Party reform is vital to regain public support: Shorten

Opposition leader Bill Shorten says the Labor Party must change itself to win back public support and the opportunity to govern. AAP/Tim Clarke

Opposition leader Bill Shorten will formally call on the Labor party to drop its rule making it compulsory for prospective members to join a union.

He sees the change, though symbolic, as important in signalling Labor wants to broaden its base, and will argue it should be accompanied by other party reforms.

These include making it easier and cheaper for people to join the ALP, and giving the rank and file a say in choosing state leaders, following the federal model where they represent 50% of the vote for leader.

Shorten intended to make his rallying call for party reform in a speech to party members and supporters in Melbourne today but has pulled out due to a death in his immediate family. The address will be delivered at a later date.

It builds on his recent National Press Club address when he said the party needed to increase its 44,000 membership to 100,000, and appeal to a wider range of people.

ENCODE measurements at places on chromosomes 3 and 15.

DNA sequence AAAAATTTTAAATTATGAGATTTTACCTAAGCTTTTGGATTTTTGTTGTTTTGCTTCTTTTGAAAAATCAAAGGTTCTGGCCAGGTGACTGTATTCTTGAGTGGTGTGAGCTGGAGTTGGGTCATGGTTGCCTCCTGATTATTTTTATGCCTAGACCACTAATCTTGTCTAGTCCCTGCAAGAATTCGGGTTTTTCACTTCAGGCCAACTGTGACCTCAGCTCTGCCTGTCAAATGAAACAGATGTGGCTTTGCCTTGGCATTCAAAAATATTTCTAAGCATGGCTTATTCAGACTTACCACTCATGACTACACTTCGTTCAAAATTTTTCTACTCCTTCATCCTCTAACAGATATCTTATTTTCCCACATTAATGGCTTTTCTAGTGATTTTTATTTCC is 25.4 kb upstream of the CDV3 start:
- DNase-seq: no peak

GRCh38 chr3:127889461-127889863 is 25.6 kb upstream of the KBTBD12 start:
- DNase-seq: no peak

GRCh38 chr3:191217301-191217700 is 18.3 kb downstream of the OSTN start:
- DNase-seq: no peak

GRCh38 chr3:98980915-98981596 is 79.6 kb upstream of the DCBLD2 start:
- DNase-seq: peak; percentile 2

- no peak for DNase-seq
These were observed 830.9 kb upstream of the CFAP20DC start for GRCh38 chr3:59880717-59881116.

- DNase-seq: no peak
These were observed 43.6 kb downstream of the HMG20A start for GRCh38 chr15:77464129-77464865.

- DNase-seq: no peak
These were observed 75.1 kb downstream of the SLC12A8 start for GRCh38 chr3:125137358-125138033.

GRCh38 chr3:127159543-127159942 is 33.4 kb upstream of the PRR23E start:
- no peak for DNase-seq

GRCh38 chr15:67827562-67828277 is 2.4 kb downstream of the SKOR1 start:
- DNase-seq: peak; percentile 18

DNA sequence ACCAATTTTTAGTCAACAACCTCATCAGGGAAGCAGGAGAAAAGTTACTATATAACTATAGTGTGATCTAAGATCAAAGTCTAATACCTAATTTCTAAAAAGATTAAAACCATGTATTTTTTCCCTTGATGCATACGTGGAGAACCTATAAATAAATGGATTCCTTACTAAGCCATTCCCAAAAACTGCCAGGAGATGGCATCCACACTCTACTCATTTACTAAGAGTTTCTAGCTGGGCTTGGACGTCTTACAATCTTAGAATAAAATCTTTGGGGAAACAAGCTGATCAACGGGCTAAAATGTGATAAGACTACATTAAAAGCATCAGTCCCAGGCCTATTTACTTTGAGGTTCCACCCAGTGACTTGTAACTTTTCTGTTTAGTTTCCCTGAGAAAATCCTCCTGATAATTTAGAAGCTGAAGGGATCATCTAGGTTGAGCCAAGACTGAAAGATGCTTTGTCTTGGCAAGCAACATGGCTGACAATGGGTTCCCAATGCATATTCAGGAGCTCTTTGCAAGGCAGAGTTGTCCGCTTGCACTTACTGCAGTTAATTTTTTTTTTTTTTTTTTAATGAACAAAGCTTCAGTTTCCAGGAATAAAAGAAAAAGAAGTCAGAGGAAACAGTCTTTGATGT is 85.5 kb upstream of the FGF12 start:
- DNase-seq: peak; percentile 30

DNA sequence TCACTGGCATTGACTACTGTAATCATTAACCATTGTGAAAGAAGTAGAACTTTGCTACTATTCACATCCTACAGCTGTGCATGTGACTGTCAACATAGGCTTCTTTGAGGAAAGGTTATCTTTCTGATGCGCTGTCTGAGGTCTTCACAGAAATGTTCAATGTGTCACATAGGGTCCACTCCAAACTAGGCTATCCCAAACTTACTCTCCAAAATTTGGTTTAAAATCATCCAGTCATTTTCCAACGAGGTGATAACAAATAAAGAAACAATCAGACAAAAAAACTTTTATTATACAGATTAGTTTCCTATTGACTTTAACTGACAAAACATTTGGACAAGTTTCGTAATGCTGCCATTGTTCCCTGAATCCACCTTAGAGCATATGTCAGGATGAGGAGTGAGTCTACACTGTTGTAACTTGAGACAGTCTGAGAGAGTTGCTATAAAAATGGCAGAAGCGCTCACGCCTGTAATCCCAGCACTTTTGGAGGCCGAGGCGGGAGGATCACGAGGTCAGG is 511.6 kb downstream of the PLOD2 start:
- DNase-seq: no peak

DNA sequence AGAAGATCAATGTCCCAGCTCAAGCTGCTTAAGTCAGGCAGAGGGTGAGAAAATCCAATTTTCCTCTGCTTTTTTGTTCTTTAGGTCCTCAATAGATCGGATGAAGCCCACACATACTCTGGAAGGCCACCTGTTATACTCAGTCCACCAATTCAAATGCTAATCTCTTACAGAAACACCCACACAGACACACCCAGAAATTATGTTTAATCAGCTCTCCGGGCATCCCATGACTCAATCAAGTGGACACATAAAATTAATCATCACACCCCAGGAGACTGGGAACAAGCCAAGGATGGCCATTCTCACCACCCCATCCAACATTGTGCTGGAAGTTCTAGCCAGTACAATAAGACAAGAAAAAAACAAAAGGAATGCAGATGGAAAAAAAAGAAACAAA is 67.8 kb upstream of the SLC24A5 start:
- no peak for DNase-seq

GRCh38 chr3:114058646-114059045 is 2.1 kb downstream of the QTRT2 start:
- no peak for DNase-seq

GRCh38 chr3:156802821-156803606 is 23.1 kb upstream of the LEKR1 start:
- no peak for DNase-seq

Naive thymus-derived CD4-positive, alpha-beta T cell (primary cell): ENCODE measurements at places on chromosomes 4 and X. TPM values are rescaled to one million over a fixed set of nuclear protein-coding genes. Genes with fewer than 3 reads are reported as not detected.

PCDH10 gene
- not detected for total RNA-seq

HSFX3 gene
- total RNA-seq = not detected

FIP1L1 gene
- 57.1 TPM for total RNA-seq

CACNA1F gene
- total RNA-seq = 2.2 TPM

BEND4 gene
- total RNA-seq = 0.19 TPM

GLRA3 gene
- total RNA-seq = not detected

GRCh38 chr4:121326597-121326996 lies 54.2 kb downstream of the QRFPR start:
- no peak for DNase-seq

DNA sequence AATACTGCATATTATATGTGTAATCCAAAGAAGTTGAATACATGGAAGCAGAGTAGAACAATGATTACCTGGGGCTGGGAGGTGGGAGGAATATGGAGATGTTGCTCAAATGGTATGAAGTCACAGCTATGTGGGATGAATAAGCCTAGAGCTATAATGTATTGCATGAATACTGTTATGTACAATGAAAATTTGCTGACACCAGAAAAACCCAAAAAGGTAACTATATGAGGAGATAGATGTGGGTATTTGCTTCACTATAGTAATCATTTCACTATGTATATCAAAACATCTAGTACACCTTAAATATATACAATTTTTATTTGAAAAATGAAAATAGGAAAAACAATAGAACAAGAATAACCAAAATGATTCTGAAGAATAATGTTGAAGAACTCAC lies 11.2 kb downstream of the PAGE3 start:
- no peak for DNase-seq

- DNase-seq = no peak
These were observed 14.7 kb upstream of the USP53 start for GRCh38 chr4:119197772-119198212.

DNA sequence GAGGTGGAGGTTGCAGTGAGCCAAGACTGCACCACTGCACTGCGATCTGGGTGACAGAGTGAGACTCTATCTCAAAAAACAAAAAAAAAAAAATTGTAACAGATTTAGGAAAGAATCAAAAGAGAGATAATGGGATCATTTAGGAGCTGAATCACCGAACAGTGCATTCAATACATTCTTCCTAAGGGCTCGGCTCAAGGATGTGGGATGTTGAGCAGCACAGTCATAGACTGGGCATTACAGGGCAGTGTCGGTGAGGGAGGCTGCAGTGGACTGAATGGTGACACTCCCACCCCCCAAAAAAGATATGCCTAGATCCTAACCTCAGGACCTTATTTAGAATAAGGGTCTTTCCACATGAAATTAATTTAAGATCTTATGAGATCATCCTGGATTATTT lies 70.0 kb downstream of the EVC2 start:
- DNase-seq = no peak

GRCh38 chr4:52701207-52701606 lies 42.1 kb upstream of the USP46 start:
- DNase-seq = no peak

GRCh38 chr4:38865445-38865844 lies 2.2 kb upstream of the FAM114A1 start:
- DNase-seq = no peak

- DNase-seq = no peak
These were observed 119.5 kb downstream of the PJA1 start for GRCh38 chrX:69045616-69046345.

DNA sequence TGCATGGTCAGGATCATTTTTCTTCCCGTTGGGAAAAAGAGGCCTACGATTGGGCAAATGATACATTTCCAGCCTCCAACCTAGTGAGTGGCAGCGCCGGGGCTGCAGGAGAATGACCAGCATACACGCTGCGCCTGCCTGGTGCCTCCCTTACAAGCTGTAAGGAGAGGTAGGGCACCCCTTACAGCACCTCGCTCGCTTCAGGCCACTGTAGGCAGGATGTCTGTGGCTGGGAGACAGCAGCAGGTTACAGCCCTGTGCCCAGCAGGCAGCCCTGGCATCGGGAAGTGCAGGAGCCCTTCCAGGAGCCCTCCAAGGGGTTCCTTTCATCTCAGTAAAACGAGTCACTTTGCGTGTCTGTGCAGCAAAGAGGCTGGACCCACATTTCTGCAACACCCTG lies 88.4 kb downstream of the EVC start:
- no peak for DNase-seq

In part of his speech distributed yesterday he warns the party must change itself to win back public support and the opportunity to govern, saying that for too long Labor has explained its situation as being due to an “image”, “message”, or “selling” problem.

But its problem is more serious than just one of perceptions. “We need to change ourselves. We need to change our party,” he says.

“The reality is, if we want to change the government, if we want to change the country, we must change too.”

It was the Australian people, not Tony Abbott, that put Labor into opposition. “And unless we change, it is where we will stay.”

Dropping the union membership requirement is needed because “we must make it clear that Labor is not for one group of Australians, or one sector of the economy, at the expense of others. We are for an economy where everyone prospers, a society where everyone benefits, where the fair go is for everyone”.

Reform is never painless – but it is less painful than the alternative of a weaker, less relevant Labor party, his speech says.